CAVENDISH, Sir Charles (in or aft.1594-1654), of Welbeck Abbey, Notts.; later of Wellingore, Lincs.

Published in The History of Parliament: the House of Commons 1604-1629, ed. Andrew Thrush and John P. Ferris, 2010
Available from Cambridge University Press



1640 (Apr.)

Family and Education

b. in or aft. 1594, 3rd but 2nd surv. s. of Sir Charles Cavendish† (d.1617) of Welbeck and his 2nd w. Katherine, da. and coh. of Cuthbert, 7th Lord Ogle; bro. of Sir William II*. educ. household of Gilbert Talbot†, 7th earl of Shrewsbury; embassy, Savoy 1612; Oxf. 1613. unm.1 kntd. 10 Aug. 1619.2 d. 4 Feb. 1654.3

Offices Held

Freeman, Nottingham 1624.4

Commr. sewers, North Riding, Yorks. 1627, 1632, Lincs. and Notts. 1642,5 array Lincs. 1642.6


Born the younger son of a wealthy Nottinghamshire gentleman, Cavendish was described by John Aubrey as ‘a little, weak, crooked man’. Perhaps as a result his father did all he could to encourage his early inclinations to scholarship, in particular in mathematics. Although contemporary eulogies may have tended to exaggerate his intellectual achievements, quick to contrast the power of his mind and the weakness of his physique, he nevertheless played an important role as a patron of mathematicians and a promoter of scholarly links between England and the Continent.7

In 1624 Cavendish was among ten ‘suitors’ to the Nottingham corporation for election to Parliament and he presumably owed his success to the influence of his elder brother William, who had been ennobled as Viscount Mansfield in 1620. Cavendish was made free of the borough around the time of his election. On 30 Jan. the town council wrote to Cavendish and his colleague John Byron concerning the repair of one of the town bridges and the fees payable by the corporation in the Exchequer for passing the mayor’s accounts as the ex officio escheator of Nottingham, ‘in case occasion shall be offered this Parliament or otherwise’. However the only occasion when he was mentioned in the surviving parliamentary records was on taking the oaths of supremacy and allegiance on 12 February.8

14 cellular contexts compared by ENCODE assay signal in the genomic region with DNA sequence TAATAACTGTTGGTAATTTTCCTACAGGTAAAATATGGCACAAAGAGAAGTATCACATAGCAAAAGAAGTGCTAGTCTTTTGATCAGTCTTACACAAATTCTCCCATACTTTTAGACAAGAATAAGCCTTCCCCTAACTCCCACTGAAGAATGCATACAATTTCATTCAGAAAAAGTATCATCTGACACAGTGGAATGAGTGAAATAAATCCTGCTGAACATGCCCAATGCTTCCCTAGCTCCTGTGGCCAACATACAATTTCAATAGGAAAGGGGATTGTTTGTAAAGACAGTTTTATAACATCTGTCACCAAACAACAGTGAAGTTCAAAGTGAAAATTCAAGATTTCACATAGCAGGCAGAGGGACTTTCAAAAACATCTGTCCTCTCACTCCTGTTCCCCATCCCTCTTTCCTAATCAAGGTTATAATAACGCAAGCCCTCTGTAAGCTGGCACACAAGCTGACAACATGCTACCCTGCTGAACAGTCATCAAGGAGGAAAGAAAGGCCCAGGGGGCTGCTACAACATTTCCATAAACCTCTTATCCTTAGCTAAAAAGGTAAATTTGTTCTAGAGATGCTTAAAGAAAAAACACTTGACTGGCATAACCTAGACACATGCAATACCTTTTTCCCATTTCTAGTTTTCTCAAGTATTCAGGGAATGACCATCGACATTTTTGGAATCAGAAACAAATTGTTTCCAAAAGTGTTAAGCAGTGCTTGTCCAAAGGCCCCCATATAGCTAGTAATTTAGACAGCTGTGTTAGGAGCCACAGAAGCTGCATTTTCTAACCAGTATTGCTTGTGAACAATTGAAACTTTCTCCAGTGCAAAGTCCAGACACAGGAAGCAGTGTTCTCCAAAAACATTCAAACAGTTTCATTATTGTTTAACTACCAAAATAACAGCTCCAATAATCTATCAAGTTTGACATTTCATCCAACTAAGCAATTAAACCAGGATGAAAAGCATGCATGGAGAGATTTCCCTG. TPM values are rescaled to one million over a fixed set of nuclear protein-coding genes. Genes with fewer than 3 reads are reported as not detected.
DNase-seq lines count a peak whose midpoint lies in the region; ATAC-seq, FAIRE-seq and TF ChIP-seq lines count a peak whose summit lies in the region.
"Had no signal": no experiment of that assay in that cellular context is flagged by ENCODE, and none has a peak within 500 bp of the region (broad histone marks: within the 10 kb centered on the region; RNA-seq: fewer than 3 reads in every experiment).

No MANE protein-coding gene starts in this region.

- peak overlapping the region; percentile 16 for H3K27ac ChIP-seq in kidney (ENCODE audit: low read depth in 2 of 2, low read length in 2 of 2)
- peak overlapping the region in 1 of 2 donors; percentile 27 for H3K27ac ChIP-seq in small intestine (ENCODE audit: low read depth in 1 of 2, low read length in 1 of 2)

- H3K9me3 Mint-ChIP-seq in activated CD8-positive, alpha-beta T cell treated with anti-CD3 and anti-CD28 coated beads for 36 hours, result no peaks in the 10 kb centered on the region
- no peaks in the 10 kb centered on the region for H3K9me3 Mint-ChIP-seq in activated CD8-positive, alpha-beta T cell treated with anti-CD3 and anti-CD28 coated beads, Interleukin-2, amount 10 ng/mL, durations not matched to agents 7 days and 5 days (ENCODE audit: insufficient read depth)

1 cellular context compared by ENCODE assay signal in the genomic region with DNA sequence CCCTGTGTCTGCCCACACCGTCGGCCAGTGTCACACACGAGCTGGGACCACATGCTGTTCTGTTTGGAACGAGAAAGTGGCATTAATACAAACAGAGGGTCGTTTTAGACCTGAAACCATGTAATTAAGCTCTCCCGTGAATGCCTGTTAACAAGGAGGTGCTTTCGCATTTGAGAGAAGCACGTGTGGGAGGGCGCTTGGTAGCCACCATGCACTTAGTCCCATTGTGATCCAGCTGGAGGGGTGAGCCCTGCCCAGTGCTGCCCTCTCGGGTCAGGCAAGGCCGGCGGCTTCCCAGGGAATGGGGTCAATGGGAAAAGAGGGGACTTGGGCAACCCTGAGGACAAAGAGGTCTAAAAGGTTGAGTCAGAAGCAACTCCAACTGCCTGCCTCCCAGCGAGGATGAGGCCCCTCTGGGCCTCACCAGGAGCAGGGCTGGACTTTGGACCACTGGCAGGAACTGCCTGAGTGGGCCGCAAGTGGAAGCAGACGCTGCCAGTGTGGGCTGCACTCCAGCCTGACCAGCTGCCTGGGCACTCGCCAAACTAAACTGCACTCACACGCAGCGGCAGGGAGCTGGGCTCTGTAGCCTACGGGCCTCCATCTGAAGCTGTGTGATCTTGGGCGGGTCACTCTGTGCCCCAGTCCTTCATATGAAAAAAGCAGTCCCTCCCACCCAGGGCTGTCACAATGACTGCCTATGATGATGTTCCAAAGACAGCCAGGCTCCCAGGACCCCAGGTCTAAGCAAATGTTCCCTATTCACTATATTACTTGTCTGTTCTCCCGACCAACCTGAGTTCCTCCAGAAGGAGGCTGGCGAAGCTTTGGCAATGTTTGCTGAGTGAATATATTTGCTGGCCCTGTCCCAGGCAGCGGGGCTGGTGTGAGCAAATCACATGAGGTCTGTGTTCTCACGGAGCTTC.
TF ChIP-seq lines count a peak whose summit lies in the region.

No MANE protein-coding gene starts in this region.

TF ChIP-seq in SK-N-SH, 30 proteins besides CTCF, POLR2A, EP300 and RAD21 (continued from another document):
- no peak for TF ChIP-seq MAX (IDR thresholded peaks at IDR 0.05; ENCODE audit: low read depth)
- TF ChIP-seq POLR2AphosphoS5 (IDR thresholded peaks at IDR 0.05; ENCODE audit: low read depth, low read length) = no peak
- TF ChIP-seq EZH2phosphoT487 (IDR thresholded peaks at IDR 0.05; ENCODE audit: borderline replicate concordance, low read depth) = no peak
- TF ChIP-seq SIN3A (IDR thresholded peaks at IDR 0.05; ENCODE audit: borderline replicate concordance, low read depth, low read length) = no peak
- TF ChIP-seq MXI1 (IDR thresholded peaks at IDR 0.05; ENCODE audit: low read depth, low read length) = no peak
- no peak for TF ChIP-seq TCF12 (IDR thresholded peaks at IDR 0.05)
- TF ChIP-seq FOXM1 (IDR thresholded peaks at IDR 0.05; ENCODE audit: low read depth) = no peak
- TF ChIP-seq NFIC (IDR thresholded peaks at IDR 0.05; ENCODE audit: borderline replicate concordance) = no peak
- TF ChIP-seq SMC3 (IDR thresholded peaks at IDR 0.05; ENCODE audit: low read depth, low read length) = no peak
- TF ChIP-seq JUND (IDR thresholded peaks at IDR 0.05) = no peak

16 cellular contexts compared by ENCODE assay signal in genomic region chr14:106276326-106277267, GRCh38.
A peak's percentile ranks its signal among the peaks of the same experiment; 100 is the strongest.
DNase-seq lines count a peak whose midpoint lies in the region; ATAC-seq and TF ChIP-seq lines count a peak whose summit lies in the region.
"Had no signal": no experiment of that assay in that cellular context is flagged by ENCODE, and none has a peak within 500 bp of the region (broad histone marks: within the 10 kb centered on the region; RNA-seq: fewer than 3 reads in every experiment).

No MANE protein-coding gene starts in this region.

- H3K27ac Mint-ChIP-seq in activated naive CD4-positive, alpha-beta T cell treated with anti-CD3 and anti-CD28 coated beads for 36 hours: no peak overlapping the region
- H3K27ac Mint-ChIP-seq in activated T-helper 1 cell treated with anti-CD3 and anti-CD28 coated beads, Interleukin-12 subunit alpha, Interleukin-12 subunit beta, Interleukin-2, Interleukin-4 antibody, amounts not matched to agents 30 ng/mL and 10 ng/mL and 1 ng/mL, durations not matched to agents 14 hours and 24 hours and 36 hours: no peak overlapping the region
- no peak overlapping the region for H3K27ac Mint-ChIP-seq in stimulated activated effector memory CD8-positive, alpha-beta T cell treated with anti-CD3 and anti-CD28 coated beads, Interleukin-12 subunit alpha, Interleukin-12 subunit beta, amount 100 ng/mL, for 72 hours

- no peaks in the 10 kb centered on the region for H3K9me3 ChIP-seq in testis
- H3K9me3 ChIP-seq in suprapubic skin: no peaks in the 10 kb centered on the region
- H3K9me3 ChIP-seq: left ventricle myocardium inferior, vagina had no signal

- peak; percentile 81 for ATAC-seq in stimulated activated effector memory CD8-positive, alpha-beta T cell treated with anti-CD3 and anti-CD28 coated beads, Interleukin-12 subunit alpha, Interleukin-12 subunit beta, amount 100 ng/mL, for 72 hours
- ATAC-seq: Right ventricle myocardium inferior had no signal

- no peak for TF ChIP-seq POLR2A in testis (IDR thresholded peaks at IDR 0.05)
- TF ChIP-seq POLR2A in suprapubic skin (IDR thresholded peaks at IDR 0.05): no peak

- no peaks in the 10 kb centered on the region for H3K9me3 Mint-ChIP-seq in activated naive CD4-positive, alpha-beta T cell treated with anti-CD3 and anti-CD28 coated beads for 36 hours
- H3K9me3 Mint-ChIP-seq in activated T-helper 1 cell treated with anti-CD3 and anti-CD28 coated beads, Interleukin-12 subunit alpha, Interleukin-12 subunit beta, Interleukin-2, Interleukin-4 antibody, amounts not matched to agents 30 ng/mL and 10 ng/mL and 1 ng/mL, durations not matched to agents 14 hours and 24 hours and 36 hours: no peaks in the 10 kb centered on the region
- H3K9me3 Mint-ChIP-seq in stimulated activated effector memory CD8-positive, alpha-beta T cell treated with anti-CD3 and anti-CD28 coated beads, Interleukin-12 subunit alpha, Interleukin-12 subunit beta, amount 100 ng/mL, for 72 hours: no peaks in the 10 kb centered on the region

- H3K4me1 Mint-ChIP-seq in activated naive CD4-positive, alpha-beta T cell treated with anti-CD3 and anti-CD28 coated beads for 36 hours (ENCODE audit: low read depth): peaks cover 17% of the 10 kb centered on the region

Cavendish sought re-election at Nottingham in 1625, but was thwarted when the corporation determined to return townsmen instead. He was received more sympathetically when he again approached Nottingham corporation on rumours of a forthcoming Parliament in November 1627. The Council had agreed to revert to nominating candidates from the county gentry to saving paying their Members a salary, and by this stage Cavendish’s brother was Nottinghamshire’s lord lieutenant. Consequently, Cavendish was re-elected in February 1628. 9 He made no recorded speeches, and on 21 Apr. received his only committee appointment, for the bill to settle the estate of cousin the 2nd earl of Devonshire (Sir William Cavendish I*).10 He is not mentioned in the surviving records of the 1629 session.

During the 1630s Cavendish often resided in the household of his brother, now earl of Newcastle, at Welbeck, where they conducted experiments and corresponded about mathematics, optics and mechanics with English and European intellectuals.11 Re-elected for Nottingham to the Short Parliament, Cavendish was a committed royalist in the Civil War. After Marston Moor he went with his brother into exile, but returned in 1649, recovering his estates on payment of a fine amounting to £1,507 6s. 8d. When charged with having been overseas without leave and adhering to Charles II he replied that he had been abroad for his health. He was about to rejoin his brother at Antwerp in 1653 when he was ‘seized with an ague’ of which he died the following year. He was buried at Bolsover on 25 Feb. 1654. Having died intestate, administration was granted of his estate on 24 May following to his nephew Charles Cavendish†, Viscount Mansfield.12

Ref Volumes: 1604-1629

Author: George Yerby


  • 1. M. Cavendish, Duchess of Newcastle, Life of William Cavendish Duke of Newcastle ed. C.H. Firth, 1; HP Commons, 1558-1603, i. 565-6; Chamberlain Letters ed. N.E. McClure, i. 339; Al. Ox.
  • 2. Shaw, Knights of Eng. ii. 173.
  • 3. A.S. Turberville, Welbeck Abbey and its Owners, i. 135.
  • 4. Notts. RO, Nottingham burgess lists, CA 4649, f. 10.
  • 5. C181/3, f. 223; 181/4, f. 114; 181/5, f. 223.
  • 6. Northants. RO, FH133.
  • 7. J. Aubrey, Brief Lives ed. A. Clark, i. 153; Cavendish, 105, 166; D. Lloyd, Memoires of the Lives (1668), p. 672; Clarendon, Hist. of the Rebellion ed. W.D. Macray, iii. 375; Oxford DNB.
  • 8. Recs. of Bor. of Nottingham ed. W.H. Stevenson, iv. 385, 387; ‘Hawarde 1624’, p. 143.
  • 9. Recs. of Bor. of Nottingham ed. W.T. Baker, v. 102, 129; Notts. RO, CA3398, f. 55; CA3399, ff. 37, 60.
  • 10. CD 1628, iii. 4.
  • 11. Oxford DNB; HMC Portland, ii. 122, 124, 126, 128.
  • 12. Lloyd, 672; CCC, 2021; Cavendish, 58, 115; Turbverville, i. 135; Oxford DNB; PROB 6/29, f. 98.